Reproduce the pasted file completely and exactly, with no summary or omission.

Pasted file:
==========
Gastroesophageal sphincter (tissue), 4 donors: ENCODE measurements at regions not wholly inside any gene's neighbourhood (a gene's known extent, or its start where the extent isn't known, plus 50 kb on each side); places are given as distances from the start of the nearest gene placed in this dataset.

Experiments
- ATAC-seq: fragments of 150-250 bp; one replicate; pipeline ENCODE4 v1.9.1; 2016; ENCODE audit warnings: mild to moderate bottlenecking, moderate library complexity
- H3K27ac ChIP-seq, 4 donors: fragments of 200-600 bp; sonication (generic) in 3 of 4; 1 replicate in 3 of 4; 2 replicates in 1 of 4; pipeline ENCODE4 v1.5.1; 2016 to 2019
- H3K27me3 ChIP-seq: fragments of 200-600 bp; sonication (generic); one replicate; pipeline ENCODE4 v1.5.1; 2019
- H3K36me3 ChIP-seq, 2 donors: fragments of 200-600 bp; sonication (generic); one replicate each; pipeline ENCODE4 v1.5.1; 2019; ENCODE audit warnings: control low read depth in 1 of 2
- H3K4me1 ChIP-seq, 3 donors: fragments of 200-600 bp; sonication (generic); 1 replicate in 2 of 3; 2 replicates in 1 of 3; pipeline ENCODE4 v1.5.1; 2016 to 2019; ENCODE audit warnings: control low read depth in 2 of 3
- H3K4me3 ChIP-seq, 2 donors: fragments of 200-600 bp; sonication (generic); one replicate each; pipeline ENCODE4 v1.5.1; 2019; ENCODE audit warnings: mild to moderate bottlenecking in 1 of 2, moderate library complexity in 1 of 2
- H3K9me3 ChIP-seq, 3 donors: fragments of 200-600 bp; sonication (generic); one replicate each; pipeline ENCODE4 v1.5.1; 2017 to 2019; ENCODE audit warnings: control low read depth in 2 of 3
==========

Gastroesophageal sphincter (tissue), 4 donors: ENCODE measurements at regions not wholly inside any gene's neighbourhood (a gene's known extent, or its start where the extent isn't known, plus 50 kb on each side); places are given as distances from the start of the nearest gene placed in this dataset.

Experiments
- ATAC-seq: fragments of 150-250 bp; one replicate; pipeline ENCODE4 v1.9.1; 2016; ENCODE audit warnings: mild to moderate bottlenecking, moderate library complexity
- H3K27ac ChIP-seq, 4 donors: fragments of 200-600 bp; sonication (generic) in 3 of 4; 1 replicate in 3 of 4; 2 replicates in 1 of 4; pipeline ENCODE4 v1.5.1; 2016 to 2019
- H3K27me3 ChIP-seq: fragments of 200-600 bp; sonication (generic); one replicate; pipeline ENCODE4 v1.5.1; 2019
- H3K36me3 ChIP-seq, 2 donors: fragments of 200-600 bp; sonication (generic); one replicate each; pipeline ENCODE4 v1.5.1; 2019; ENCODE audit warnings: control low read depth in 1 of 2
- H3K4me1 ChIP-seq, 3 donors: fragments of 200-600 bp; sonication (generic); 1 replicate in 2 of 3; 2 replicates in 1 of 3; pipeline ENCODE4 v1.5.1; 2016 to 2019; ENCODE audit warnings: control low read depth in 2 of 3
- H3K4me3 ChIP-seq, 2 donors: fragments of 200-600 bp; sonication (generic); one replicate each; pipeline ENCODE4 v1.5.1; 2019; ENCODE audit warnings: mild to moderate bottlenecking in 1 of 2, moderate library complexity in 1 of 2
- H3K9me3 ChIP-seq, 3 donors: fragments of 200-600 bp; sonication (generic); one replicate each; pipeline ENCODE4 v1.5.1; 2017 to 2019; ENCODE audit warnings: control low read depth in 2 of 3